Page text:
Royal Enfield Himalayan modified to deliver Thunderbird style laidback character
The motorcycle was on display at Royal Enfield stall at a recent bike festival. Hat tip to Mr Muller for sharing these exclusive photos.
There is no shortage of custom Royal Enfield motorcycles which are modified to serve an entirely different function than the original model. We have come across a fair share of bullets turned into choppers, adventure tourers and even sporty looking roadsters but this Royal Enfield Himalayan turned into an off-roading cruiser takes the cake.
It seems someone wanted to amalgamate the Himalayan’s go-anywhere appeal with the Thunderbird’s laidback character. The final result is a custom motorcycle that is very interesting although it defeats the stock Himalayan’s purpose.
The work gone into making this modified Royal Enfield Himalayan is extensive to say the least. The rear half of the motorcycle is completely new. Not that the first half has been left intact. The main frame has been retained as it is but by playing around with the suspension system and rear wheel/tyre size, the customizer has achieved a cruiser stance.
The regular long-travel telescopic front fork has been replaced with an equally long but sturdier inverted telescopic unit. The rear continues to feature a monoshock suspension but its orientation and location has been changed. The stock swingarm makes way for a single-sided box section custom element that appears to be made of aluminium.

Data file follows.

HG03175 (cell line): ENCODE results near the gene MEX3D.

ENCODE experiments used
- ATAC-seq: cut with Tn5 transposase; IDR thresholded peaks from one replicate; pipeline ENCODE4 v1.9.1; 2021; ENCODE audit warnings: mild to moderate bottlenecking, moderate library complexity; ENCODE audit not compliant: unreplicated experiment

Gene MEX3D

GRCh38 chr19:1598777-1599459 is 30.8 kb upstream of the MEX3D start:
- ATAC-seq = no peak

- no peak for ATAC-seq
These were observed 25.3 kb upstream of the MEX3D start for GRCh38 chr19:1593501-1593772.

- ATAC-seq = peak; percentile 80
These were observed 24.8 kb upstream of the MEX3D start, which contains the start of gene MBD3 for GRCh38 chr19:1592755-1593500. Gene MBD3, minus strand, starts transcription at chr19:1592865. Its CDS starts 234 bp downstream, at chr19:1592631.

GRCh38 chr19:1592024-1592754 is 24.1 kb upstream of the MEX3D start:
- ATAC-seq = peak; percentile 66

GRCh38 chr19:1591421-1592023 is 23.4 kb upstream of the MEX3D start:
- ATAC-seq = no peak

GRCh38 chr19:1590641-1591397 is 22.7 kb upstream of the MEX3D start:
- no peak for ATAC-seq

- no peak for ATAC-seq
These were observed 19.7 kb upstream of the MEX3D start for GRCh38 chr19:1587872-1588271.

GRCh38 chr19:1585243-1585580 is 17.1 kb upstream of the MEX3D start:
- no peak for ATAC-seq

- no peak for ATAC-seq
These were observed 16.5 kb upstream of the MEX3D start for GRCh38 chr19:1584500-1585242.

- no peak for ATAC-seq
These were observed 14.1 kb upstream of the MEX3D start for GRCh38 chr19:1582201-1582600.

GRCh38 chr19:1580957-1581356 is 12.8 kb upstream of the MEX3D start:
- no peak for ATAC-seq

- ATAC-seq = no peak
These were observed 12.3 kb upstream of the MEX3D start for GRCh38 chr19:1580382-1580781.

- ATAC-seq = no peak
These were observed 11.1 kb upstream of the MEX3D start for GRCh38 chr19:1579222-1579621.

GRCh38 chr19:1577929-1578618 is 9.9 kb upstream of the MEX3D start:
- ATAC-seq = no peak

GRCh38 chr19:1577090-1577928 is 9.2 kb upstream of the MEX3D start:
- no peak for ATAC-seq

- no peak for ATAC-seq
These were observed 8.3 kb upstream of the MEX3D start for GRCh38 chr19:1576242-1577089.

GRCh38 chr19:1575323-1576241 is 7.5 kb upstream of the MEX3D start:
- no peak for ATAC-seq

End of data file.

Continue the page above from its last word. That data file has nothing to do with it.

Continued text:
Thanks to the missing center panel, the motorcycle looks a lot less bulkier than the original version. The rear spoke wheel is thicker but is smaller in diameter and the sprocket is custom made. Knobbie tyres attempt to compensate (to some extent) for this Himalayan’s lost adventure tourer traits. The list of things absent on the custom bike include the windshield, front and rear mudguards, rearview mirrors, bash plate, pillion seat (replaced by a luggage rack), and silencer canister.
Other noteworthy modifications include a new headlamp with an LED element and flatter handlebar with alloy levers. The engine seems to be retained without any mechanical changes. The stock Royal Enfield Himalayan’s 411 cc single-cylinder air-cooled engine produces 25.4 bhp and 32 Nm of torque. The output is harnessed by a 5-speed gearbox.